# Subdivision of a triangle in HLSL

How can I subdivide a triangle more than once. I can not use recursion as directx 11 hlsl will not allow it. Are there any links to a HLSL code. This has to be done in the geometry shader as my book says.

my code that will subdivide once is:

  void Subdivide(VertexOut inVerts[3], out VertexOut outVerts[6])
{
//          1
//          *
//         / \
//        /   \
//     m0*-----*m1
//      / \   / \
//     /   \ /   \
//    *-----*-----*
//   0     m2     2

VertexOut m[3];

inVerts[0].PosL = normalize(inVerts[0].PosL);
inVerts[1].PosL = normalize(inVerts[1].PosL);
inVerts[2].PosL = normalize(inVerts[2].PosL);
// compute edge midpoints
m[0].PosL = 0.5f * (inVerts[0].PosL + inVerts[1].PosL);
m[1].PosL = 0.5f * (inVerts[1].PosL + inVerts[2].PosL);
m[2].PosL = 0.5f * (inVerts[2].PosL + inVerts[0].PosL);
m[0].PosL = normalize(m[0].PosL);
m[1].PosL = normalize(m[1].PosL);
m[2].PosL = normalize(m[2].PosL);

// derive normals
m[0].NormalL = m[0].PosL;
m[1].NormalL = m[1].PosL;
m[2].NormalL = m[2].PosL;

// interpolate texture coordinates
m[0].Tex = 0.5f * (inVerts[0].Tex + inVerts[1].Tex);
m[1].Tex = 0.5f * (inVerts[1].Tex + inVerts[2].Tex);
m[2].Tex = 0.5f * (inVerts[2].Tex + inVerts[0].Tex);

outVerts[0] = inVerts[0];
outVerts[1] = m[0];
outVerts[2] = m[2];
outVerts[3] = m[1];
outVerts[4] = inVerts[2];
outVerts[5] = inVerts[1];
}

void OutputSubdivision(VertexOut v[6], inout TriangleStream<GeoOut> stream)
{
GeoOut gout[6];

[unroll]
for(int i = 0; i < 6; ++i)
{
// Transform to World Space
gout[i].PosW = mul(float4(v[i].PosL, 1.0f), gWorld).xyz;
gout[i].NormalW = mul(v[i].NormalL, (float3x3)gWorldInvTranspose);

// Transform to homogeneous clip space
gout[i].PosH = mul(float4(v[i].PosL, 1.0f), gWorldViewProj);

gout[i].Tex = v[i].Tex;
}

//          1
//          *
//         / \
//        /   \
//     m0*-----*m1
//      / \   / \
//     /   \ /   \
//    *-----*-----*
//   0     m2     2

// We can draw the subdivision in two strips:
// strip 1: bottom three triangles
// strip 2: top triangle

[unroll]
for(int j = 0; j < 5; ++j)
{
stream.Append(gout[j]);
}
stream.RestartStrip();

stream.Append(gout[1]);
stream.Append(gout[5]);
stream.Append(gout[3]);

}

[maxvertexcount(8)]
void GS(triangle VertexOut gin[3], inout TriangleStream<GeoOut> stream)
{
VertexOut v[6];

Subdivide(gin, v);

OutputSubdivision(v, stream);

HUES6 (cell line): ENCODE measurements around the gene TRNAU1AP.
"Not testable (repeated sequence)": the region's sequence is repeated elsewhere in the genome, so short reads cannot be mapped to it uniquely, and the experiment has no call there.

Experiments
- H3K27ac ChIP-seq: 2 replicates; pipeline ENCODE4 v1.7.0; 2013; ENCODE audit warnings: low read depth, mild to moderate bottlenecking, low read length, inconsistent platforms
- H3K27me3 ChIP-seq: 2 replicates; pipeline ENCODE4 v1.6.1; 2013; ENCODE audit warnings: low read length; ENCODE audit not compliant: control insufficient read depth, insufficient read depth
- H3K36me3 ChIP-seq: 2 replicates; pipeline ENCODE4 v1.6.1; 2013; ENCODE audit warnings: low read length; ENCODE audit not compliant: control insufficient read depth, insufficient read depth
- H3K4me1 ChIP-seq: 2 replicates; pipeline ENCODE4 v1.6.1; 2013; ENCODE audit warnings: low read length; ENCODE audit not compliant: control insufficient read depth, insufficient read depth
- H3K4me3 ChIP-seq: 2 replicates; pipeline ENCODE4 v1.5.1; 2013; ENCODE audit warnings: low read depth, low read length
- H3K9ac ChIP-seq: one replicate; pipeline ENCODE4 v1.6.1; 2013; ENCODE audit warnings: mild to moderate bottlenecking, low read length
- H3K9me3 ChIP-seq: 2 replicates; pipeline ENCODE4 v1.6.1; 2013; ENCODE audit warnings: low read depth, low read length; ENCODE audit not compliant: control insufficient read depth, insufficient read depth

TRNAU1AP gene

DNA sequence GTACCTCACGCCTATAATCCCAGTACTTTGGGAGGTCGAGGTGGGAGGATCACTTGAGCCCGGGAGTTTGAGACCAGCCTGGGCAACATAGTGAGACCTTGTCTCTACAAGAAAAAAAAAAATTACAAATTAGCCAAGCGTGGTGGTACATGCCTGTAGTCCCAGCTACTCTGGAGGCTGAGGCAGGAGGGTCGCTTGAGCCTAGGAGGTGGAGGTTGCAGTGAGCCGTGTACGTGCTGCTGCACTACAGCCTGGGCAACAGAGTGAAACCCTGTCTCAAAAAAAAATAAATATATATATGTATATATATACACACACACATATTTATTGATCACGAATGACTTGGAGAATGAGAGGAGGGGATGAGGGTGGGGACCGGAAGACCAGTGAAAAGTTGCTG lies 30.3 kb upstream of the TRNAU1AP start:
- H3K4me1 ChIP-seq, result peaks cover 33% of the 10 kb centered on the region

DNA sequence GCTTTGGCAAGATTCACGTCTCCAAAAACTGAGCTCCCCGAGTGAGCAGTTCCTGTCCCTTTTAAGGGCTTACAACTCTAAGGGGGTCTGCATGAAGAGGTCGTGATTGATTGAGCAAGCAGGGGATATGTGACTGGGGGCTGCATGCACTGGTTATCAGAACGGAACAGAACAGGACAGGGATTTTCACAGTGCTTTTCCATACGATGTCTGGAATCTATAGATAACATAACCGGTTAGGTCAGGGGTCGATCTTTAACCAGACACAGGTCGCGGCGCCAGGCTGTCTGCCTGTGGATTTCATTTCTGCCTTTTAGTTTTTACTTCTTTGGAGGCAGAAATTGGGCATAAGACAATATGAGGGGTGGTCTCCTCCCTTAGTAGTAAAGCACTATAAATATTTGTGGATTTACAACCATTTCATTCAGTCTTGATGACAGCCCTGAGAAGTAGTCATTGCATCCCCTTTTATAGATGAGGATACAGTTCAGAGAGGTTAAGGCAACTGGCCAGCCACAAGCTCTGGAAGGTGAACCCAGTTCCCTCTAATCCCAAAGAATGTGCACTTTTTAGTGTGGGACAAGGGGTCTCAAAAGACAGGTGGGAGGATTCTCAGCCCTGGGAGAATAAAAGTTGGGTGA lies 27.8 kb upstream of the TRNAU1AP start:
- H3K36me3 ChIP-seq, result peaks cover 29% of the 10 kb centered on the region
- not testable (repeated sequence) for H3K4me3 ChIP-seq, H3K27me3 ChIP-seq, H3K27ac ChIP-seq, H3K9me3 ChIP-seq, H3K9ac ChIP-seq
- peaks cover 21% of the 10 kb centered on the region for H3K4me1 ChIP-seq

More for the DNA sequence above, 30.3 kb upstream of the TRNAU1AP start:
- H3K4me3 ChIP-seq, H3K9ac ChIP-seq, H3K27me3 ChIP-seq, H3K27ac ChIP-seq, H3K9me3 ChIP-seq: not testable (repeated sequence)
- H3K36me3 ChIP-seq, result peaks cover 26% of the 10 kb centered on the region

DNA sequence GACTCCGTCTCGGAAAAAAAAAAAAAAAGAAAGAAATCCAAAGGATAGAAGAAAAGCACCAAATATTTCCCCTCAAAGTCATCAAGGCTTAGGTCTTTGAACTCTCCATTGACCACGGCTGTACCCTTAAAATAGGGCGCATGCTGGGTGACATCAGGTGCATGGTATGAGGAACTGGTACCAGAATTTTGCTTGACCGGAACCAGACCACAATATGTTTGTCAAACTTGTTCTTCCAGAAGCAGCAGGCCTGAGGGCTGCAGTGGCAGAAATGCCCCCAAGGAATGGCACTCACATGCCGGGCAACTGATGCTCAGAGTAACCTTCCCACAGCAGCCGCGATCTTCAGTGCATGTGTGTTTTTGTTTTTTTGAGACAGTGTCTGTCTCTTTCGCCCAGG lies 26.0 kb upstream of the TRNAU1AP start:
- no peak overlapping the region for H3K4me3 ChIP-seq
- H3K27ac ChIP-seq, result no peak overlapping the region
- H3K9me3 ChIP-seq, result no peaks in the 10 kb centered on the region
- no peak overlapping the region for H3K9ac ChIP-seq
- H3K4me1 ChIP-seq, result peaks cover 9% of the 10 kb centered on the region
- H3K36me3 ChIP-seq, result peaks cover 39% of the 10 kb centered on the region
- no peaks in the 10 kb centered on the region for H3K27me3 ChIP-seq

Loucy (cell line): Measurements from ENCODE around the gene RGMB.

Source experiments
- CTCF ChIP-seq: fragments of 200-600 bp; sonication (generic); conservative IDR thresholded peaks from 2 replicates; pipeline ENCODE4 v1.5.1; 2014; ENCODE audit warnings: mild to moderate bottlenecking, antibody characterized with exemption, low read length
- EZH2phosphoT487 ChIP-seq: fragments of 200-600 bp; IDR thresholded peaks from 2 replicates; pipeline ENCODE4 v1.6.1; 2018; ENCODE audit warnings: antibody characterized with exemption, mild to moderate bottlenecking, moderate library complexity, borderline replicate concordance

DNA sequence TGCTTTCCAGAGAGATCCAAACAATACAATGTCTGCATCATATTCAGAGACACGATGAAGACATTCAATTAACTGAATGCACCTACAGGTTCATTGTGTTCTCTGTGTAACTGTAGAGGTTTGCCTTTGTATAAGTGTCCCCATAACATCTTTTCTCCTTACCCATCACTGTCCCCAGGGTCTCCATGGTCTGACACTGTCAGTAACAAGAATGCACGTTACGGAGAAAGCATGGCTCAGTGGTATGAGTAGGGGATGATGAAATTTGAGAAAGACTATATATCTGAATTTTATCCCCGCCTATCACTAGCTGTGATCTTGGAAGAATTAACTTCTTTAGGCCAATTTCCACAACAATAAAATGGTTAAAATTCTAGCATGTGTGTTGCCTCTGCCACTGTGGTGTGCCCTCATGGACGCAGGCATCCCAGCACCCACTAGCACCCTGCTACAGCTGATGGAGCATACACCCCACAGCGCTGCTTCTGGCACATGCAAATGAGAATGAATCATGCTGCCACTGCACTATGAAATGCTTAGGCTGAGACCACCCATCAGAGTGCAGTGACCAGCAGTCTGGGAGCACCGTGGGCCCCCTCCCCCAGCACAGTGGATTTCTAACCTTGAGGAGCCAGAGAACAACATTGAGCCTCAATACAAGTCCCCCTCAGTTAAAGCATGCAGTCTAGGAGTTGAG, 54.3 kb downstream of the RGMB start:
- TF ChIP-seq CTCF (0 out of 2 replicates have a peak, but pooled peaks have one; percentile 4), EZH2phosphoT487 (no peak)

}


How can I subdivide twice or even three or four times. thx

• Out of interest, why would one subdivide a triangle in a shader? The normals etc. of the sub triangles remain the same as the source so I am wondering what the application of this technique would be. – Felsir Jan 4 '16 at 8:56

Although you can use the geometry shader to sub-divide primitives, I would suggest looking into tessellation. It is a new feature that has been added in DirectX 11, which allows you to sub-divide low level primitives into high-detailed primitives. This feature is highly optimized to do the exact thing you are describing. See the image below for an example.

Without going into too much detail, the tessellation pipeline consists of three new stages: hull shader, fixed-function tessellator and domain shader. Simply put, the hull shader defines the positions of new points inside original primitive, which are passed to the fixed-function tessellator stage. The domain shader runs on the output of the tessellator. You can think of the domain shader as a replacement of the vertex shader of sorts, as stuff that you would normally put in the vertex shader are now placed in the domain shader.

To get any more information I would suggest to look for documentation and tutorials (like this one, for example)

I found a post on a different site:
http://www.gamedev.net/topic/635147-subdividing-triangles-with-the-geometry-shader/ Try to use their code, and correct the Vertex Positions

Edit:In response to DMGregory's comment, I am implementing some additions ;)

Try creating a method that implements a barycentric function, and use the generated coords to create 3 triangle. I have an example : You should generate this: .] Use the coordinates of the line segments that form 3 equal triangles

I have a bit of code to generate a barrycentric function, but it is written in Java, so you may have to "Translate"

public static float barryCentric(Vector3f p1,Vector3f p2, Vector3f p3, Vector2f pos){
float det = (p2.z - p3.z) * (p1.x - p3.x) + (p3.x - p2.x) * (p1.z - p3.z);
float eleven = ((p2.z - p3.z) * (pos.x - p3.x) + (p3.x - p2.x) * (pos.y - p3.z)) /det;
float tweleve = ((p3.z - p1.z) * (pos.x - p3.x) + (p1.x - p3.x) * (pos.y - p3.z)) /det;
float thirteen = 1.0f - eleven - tweleve;
return eleven * p1.y + tweleve * p2.y + thirteen * p3.y;
}

• This answer would be better if it summarized the main techniques demonstrated by the link, so that it can stand on its own if that forum thread ever becomes unavailable. – DMGregory Jan 3 '16 at 23:41